A near perfect sandy semi-circle, bound by rocky, grass-carpeted cliffs and a coastal path to nearby Padstow: Harlyn Bay is certainly one of north Cornwall’s prettiest beaches. It’s also one of the safest – not just because of the shelter the bay offers from the powerful swells, but also because of the RNLI lifeguard team who patrol its shores daily.
To find out just what goes into being an RNLI (Royal National Lifeboat Institution) lifeguard, I’m spending the day with the Harlyn Bay team. Torquay-born Joel Wain has served eight years as a lifeguard, while former surf instructor Seb Scott-Bray is in his first season. Along with Jack Ralphs – at 19, the youngest recruit – they ready the day’s kit and run the engine of their inshore rescue boat, or IRB. Preparation and maintenance is an essential part of the routine; the reliability of equipment can be the difference between life and death.
Senior lifeguard Vinny Prescott rolls over the dunes in a RNLI-liveried Ford Ranger and the team load up with lifesaving freight: marker flags, rescue boards, a casualty care bag. With 13 seasons under his belt in the UK and several overseas, Prescott is the most experienced member of the team and a career lifeguard.
An important part of his job is to manage resources and triage incidents. “Harlyn Bay is usually busy, but with the pandemic it’s become more crowded than ever. My job is to make sure that I keep the public safe, but also my team,” he says. In an emergency, he has to assess all the factors calmly, despite the impulse to rush in. This is when training and experience pay off.
Joining Wain and Ralphs for the first patrol, I learn why the Ranger is such a vital and versatile piece of equipment. Covering a beach more than half a mile wide at low tide, the lifeguards need to quickly navigate the terrain of sandbanks and streams while carrying a substantial amount of kit. The vehicle acts as a portable base providing shelter from the elements, as a viewing platform to give lifeguards a higher vantage point over the waves, and has a PA system if they need to issue warnings. It can even launch and recover the IRB from the water. It plays a fundamental role in safeguarding the beach – second only in importance to the kettle, jokes Scott-Bray.
The next priority is to mark out the area the lifeguards deem safest for swimming with red and yellow flags. The zone is adjusted throughout the day depending on the tide, currents and conditions. Wain and Ralphs park metres from the water’s edge, plant the flags and settle into the vehicle’s cabin for the first watch.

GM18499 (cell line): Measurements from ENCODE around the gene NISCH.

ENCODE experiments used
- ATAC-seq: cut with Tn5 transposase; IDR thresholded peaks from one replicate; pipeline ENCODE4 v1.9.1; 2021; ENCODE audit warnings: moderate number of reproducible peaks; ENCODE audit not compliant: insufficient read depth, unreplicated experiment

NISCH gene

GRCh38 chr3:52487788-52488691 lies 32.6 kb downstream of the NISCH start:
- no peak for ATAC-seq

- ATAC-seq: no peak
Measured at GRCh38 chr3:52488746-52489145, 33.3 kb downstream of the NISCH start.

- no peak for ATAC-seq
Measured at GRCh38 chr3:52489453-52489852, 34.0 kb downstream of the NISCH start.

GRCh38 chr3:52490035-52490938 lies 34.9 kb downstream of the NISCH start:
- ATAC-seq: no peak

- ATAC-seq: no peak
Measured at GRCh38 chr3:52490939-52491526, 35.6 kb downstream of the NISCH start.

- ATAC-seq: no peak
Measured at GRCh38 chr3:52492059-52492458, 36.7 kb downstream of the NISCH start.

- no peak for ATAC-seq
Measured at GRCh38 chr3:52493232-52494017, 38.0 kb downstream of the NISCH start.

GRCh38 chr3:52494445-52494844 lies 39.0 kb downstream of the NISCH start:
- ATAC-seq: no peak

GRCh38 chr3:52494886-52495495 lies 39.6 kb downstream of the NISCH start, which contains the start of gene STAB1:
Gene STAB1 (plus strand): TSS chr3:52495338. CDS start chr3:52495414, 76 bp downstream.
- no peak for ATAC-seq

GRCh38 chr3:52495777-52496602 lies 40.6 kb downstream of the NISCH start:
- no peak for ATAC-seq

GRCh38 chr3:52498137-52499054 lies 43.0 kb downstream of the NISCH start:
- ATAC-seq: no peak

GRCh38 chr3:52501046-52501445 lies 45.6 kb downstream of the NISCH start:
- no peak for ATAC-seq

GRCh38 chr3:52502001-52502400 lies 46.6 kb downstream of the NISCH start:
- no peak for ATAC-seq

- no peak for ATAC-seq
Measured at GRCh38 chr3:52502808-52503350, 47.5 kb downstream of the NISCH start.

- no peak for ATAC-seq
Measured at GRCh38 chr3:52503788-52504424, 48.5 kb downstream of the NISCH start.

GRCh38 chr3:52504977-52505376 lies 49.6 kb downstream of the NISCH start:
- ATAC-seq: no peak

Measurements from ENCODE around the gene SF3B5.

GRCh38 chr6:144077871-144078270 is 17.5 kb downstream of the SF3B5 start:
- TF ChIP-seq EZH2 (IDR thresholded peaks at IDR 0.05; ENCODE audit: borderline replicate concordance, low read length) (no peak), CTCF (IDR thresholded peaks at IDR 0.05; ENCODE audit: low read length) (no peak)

Prescott and Scott-Bray remain at the lifeguard hut, fielding questions from the public with genial patience while scanning the horizon for potential issues. Lifeguards are the public face of the RNLI, a charity reliant on fundraising, and building good community relations goes a long way. Walkie-talkies chirrup as Scott-Bray checks in with the patrol and neighbouring beaches.
It might seem a peaceful scene to the untrained eye, but as I start to see it from the lifeguards’ perspective, the beach comes alive with potential hazards. The neoprene-clad children coasteering. Novice surfers throwing themselves at the waves. A paddleboarder drifting towards a rip. Dozens of dunes and rock pools, with parasols obscuring the view.
As the saying goes, a good lifeguard is a dry lifeguard, meaning prevention is key. That said, many incidents occur long before people even make it to the water – lost children, fallen coastal path walkers, cardiac events. As trained first responders, lifeguards deal with everything from lacerations and impact injuries to anaphylaxis.
Today, it’s weever fish stings; Prescott carries a 10-year-old boy to the hut. Weever fish tend to sunbathe in the shallows exposing venomous dorsal fins to unsuspecting feet. The stings are harmless overall, but can be very painful. Prescott fills a washing-up bowl from the hot kettle to help break down the poisonous proteins in the boy’s foot, handing him a leaflet about weever fish as a distraction.
However, the most dangerous “animal” on the beach is probably the ubiquitous inflatable unicorn. Lightweight and easily capsized, inflatables can be quickly swept out to sea on a windy day. As part of Ford’s Tide Tracks initiative with RNLI, Ford commissioned custom tyre treads to imprint safety messages in the sand – including “NO INFLATABLES” – to raise awareness of this risk.
As the day progresses, Prescott takes Ralphs out for rescue boat training. IRBs are fast and manoeuvrable, but handling them requires expertise and seamless teamwork: you have to know when to use your weight as a counterbalance, when to fling yourself on to the bow to punch through a wave, when to lean.
Prescott and Ralphs ditch a dummy in white spray by the cliffs, and arc away leaving it stranded. It is a tough rescue prospect – to lift a slippery moving target with a dead weight of about 40kg wet, from above, into a sea-battered IRB is a real test of dexterity and strength.
The pair run the drill over and over again: Prescott expertly steering through the waves, Ralphs tirelessly scooping the dummy into the boat, so that the skills will become second nature.
Back on land that afternoon, a lively spring tide has submerged much of the wide seaweed-laced stretch of sand. Wain announces the lifeguards’ departure on the PA, retrieves the flags and heads back to base. As Scott-Bray rinses down the Ranger, you get the sense that man and machine are ready for whatever the next day brings.